My Fall Protocol

Fall is officially here, even though the temperatures are still rising into the high 80’s. Colder temperatures are just around the corner and we need to be doing some winter preparation before that first frost arrives. I do my yard preparation in three major steps: cleaning up the yard; preparing the yard for winter; and planting for the spring bloom. I know it sounds like a lot of work and I will be out doing the preparation, too!

Clean up that yard:

I love to fill my yard with flowers in the spcompostring and summer, so one of the first things I will need to do is pull out the annuals and put them with my compost. These plants are only intended to grow for one season and won’t survive the winter. Composting could be a subject all on its own – so for now I just suggest you allow nature to do what it does best in breaking down the plant matter to be able to help future things grow. Composting is one awesome way to dispose of yard waste and be environmentally friendly too. Clean out your pots and store them for the winter. With cold Iowa temperatures, the containers will weather better stacked and stored. Cleaning your pots helps prevent molds and bacteria transfer from one season to the next. Sometimes it is good to clean with a mild disinfectant solution.

Cut back your perennials. Trim gangly stems. Any non-woody stems can be pruned back to within an inch or two of the ground. In most cases, only woody stems and branches will survive the cold Iowa winters. You can also do this in the spring (I just like to have a start on the preparation for next years’ tasks). Pick up excess yard waste or branches and dispose of them properly by composting or adding to the city yard waste collection bags.

Keep up with your weeding until the frost arrives for good and it will help lessen the amount of weed pulling that you will do in the spring. Some weeds are hardy perennials and it is best to not give invasive plants a chance to establish a deep root system.

Preparation for the chillfrost

I protect my plants with a light layer of mulch. (I rake and mulch my leaves and then use that as a layer of protection). This layer of protection helps prevent soil temperatures from becoming too extreme. Even if frost penetrates the ground it won’t kill the plant roots if it isn’t too extreme. Some of the more fragile plants have to weather the winter in my basement. I dig them up and transfer them to a pot that I can bring indoors. I just have to find a sunny location and put a tray down layered with small pebbles and water so that they still get a little moisture and a little light.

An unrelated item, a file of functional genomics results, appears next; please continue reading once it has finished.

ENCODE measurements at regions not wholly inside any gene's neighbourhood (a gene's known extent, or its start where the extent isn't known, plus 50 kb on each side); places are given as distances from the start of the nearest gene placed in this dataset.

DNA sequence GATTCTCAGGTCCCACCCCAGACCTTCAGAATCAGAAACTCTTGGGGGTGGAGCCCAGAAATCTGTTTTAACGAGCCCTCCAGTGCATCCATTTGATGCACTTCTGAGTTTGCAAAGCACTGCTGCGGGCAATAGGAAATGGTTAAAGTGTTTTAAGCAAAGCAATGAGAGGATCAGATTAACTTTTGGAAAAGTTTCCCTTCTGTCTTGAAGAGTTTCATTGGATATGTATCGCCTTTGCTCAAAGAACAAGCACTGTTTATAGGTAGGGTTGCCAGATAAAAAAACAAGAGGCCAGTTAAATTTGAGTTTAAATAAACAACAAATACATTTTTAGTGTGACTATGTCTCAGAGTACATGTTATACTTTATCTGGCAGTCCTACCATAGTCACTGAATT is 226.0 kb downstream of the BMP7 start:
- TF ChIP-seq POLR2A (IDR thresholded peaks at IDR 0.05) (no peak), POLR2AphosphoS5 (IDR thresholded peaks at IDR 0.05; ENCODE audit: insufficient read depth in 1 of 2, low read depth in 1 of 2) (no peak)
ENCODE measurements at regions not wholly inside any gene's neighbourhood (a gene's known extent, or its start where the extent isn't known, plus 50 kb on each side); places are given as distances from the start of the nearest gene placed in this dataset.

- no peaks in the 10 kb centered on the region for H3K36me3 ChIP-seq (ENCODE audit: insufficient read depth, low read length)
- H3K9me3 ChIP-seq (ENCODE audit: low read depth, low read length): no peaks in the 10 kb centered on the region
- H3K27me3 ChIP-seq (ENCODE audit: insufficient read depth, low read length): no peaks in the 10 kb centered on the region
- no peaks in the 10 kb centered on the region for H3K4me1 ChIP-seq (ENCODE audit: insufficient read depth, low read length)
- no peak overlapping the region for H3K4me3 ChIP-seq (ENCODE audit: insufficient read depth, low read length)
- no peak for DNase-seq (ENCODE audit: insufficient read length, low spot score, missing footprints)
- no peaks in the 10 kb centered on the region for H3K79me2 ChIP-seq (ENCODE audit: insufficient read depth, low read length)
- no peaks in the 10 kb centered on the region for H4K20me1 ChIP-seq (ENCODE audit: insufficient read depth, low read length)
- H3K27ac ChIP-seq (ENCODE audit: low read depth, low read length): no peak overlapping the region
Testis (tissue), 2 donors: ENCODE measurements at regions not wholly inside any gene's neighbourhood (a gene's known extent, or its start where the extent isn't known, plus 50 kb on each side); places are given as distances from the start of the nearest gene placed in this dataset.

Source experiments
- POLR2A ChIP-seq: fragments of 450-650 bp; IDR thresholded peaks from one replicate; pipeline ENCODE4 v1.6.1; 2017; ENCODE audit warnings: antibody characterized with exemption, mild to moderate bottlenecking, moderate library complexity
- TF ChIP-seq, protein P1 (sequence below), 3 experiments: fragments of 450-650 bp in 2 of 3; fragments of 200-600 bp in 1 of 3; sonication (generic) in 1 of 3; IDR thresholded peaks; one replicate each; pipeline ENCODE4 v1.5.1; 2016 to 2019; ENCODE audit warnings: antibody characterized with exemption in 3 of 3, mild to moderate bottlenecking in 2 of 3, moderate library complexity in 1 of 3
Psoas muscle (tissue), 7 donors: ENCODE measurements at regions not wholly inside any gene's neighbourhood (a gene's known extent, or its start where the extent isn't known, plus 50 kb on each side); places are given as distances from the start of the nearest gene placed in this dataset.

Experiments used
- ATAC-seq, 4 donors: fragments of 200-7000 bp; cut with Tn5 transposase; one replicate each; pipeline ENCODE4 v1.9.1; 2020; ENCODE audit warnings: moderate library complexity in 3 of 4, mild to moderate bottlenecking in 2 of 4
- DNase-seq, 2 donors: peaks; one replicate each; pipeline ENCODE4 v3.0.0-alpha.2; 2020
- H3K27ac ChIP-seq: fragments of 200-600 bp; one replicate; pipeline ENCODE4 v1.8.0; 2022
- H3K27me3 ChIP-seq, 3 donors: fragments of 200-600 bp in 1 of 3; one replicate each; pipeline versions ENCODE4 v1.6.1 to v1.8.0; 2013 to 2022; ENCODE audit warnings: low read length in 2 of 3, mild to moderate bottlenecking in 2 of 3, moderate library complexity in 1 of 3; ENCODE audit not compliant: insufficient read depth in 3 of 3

Remove the garden hose from the outdoor faucets and allow them to drain out and them store them for the winter. If a hose is left outside with water in it, the water will freeze and crack or break the hose.leaves

Rake your leaves as needed.  It hurts the lawn to leave the leaves down on the grass and with the arrival of snow can damage the lawn if left all winter long.

Winterize your outdoor equipment. Taking the time to clean up and winterize will help your equipment to last longer and be prepared for next spring. Winterize by draining the gasoline tank, cleaning debris off, sharpening blades, removing rust, etc. I store the equipment, so that critters or cold temperatures won’t do damage.

Plant for the Spring:is

As I said earlier, I like flowers and color. I take time to plant spring bulbs sometime in late September early October. They will look the best if you plant them in bunches of 8-10 bulbs. Tulips, daffodils, hyacinths, and even irises work great for a pop of spring color. I like to make sure I use good planting soil and a little bit of mulch in with the bulbs and then put a layer on top for protection.

This Fall To-Do list that will take a little of time on the weekend, but reaping the rewards next spring when there is less to do and there is properly working equipment will be a blessing.  Just grab the sweatshirt and the yard gloves and get busy!

       ~ Sheri


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